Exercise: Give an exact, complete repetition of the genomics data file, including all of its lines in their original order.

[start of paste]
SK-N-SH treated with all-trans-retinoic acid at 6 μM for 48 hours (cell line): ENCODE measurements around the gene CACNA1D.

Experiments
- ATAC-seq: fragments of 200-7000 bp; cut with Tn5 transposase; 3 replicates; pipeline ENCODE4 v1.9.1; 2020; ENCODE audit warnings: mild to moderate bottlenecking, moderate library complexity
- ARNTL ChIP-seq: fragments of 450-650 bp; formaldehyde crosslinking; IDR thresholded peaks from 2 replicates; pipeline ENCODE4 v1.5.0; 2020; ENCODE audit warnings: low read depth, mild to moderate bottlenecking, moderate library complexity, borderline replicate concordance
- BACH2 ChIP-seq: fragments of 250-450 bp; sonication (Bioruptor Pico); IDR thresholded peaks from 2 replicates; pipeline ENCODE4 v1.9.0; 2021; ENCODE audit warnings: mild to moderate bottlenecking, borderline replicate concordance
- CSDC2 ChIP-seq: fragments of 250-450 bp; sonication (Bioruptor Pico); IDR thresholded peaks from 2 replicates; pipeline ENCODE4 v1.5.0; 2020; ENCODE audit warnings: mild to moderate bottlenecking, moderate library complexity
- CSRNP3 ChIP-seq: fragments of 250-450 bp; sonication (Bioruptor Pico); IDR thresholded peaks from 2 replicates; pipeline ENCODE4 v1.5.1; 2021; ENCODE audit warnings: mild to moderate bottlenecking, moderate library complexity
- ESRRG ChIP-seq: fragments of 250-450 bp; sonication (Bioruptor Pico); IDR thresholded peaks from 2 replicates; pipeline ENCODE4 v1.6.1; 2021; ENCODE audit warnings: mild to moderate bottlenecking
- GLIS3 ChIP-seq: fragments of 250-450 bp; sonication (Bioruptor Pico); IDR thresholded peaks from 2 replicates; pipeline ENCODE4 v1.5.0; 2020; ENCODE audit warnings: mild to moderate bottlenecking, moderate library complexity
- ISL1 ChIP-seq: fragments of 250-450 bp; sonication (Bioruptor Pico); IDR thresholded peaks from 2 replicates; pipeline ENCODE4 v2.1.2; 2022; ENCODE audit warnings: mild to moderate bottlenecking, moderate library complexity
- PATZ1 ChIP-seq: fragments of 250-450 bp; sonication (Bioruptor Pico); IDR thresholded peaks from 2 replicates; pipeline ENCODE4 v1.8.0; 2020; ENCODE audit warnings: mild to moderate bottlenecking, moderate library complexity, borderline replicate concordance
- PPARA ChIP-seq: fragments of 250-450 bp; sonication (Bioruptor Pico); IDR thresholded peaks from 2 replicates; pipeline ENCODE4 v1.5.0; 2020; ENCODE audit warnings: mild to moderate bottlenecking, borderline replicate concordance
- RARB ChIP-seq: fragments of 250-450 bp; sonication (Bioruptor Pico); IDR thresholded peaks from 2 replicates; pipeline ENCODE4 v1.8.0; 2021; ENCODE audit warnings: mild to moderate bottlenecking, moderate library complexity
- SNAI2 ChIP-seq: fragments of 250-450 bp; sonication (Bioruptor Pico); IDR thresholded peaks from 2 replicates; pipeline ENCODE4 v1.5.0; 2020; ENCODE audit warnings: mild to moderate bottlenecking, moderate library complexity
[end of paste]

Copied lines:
SK-N-SH treated with all-trans-retinoic acid at 6 μM for 48 hours (cell line): ENCODE measurements around the gene CACNA1D.

Experiments
- ATAC-seq: fragments of 200-7000 bp; cut with Tn5 transposase; 3 replicates; pipeline ENCODE4 v1.9.1; 2020; ENCODE audit warnings: mild to moderate bottlenecking, moderate library complexity
- ARNTL ChIP-seq: fragments of 450-650 bp; formaldehyde crosslinking; IDR thresholded peaks from 2 replicates; pipeline ENCODE4 v1.5.0; 2020; ENCODE audit warnings: low read depth, mild to moderate bottlenecking, moderate library complexity, borderline replicate concordance
- BACH2 ChIP-seq: fragments of 250-450 bp; sonication (Bioruptor Pico); IDR thresholded peaks from 2 replicates; pipeline ENCODE4 v1.9.0; 2021; ENCODE audit warnings: mild to moderate bottlenecking, borderline replicate concordance
- CSDC2 ChIP-seq: fragments of 250-450 bp; sonication (Bioruptor Pico); IDR thresholded peaks from 2 replicates; pipeline ENCODE4 v1.5.0; 2020; ENCODE audit warnings: mild to moderate bottlenecking, moderate library complexity
- CSRNP3 ChIP-seq: fragments of 250-450 bp; sonication (Bioruptor Pico); IDR thresholded peaks from 2 replicates; pipeline ENCODE4 v1.5.1; 2021; ENCODE audit warnings: mild to moderate bottlenecking, moderate library complexity
- ESRRG ChIP-seq: fragments of 250-450 bp; sonication (Bioruptor Pico); IDR thresholded peaks from 2 replicates; pipeline ENCODE4 v1.6.1; 2021; ENCODE audit warnings: mild to moderate bottlenecking
- GLIS3 ChIP-seq: fragments of 250-450 bp; sonication (Bioruptor Pico); IDR thresholded peaks from 2 replicates; pipeline ENCODE4 v1.5.0; 2020; ENCODE audit warnings: mild to moderate bottlenecking, moderate library complexity
- ISL1 ChIP-seq: fragments of 250-450 bp; sonication (Bioruptor Pico); IDR thresholded peaks from 2 replicates; pipeline ENCODE4 v2.1.2; 2022; ENCODE audit warnings: mild to moderate bottlenecking, moderate library complexity
- PATZ1 ChIP-seq: fragments of 250-450 bp; sonication (Bioruptor Pico); IDR thresholded peaks from 2 replicates; pipeline ENCODE4 v1.8.0; 2020; ENCODE audit warnings: mild to moderate bottlenecking, moderate library complexity, borderline replicate concordance
- PPARA ChIP-seq: fragments of 250-450 bp; sonication (Bioruptor Pico); IDR thresholded peaks from 2 replicates; pipeline ENCODE4 v1.5.0; 2020; ENCODE audit warnings: mild to moderate bottlenecking, borderline replicate concordance
- RARB ChIP-seq: fragments of 250-450 bp; sonication (Bioruptor Pico); IDR thresholded peaks from 2 replicates; pipeline ENCODE4 v1.8.0; 2021; ENCODE audit warnings: mild to moderate bottlenecking, moderate library complexity
- SNAI2 ChIP-seq: fragments of 250-450 bp; sonication (Bioruptor Pico); IDR thresholded peaks from 2 replicates; pipeline ENCODE4 v1.5.0; 2020; ENCODE audit warnings: mild to moderate bottlenecking, moderate library complexity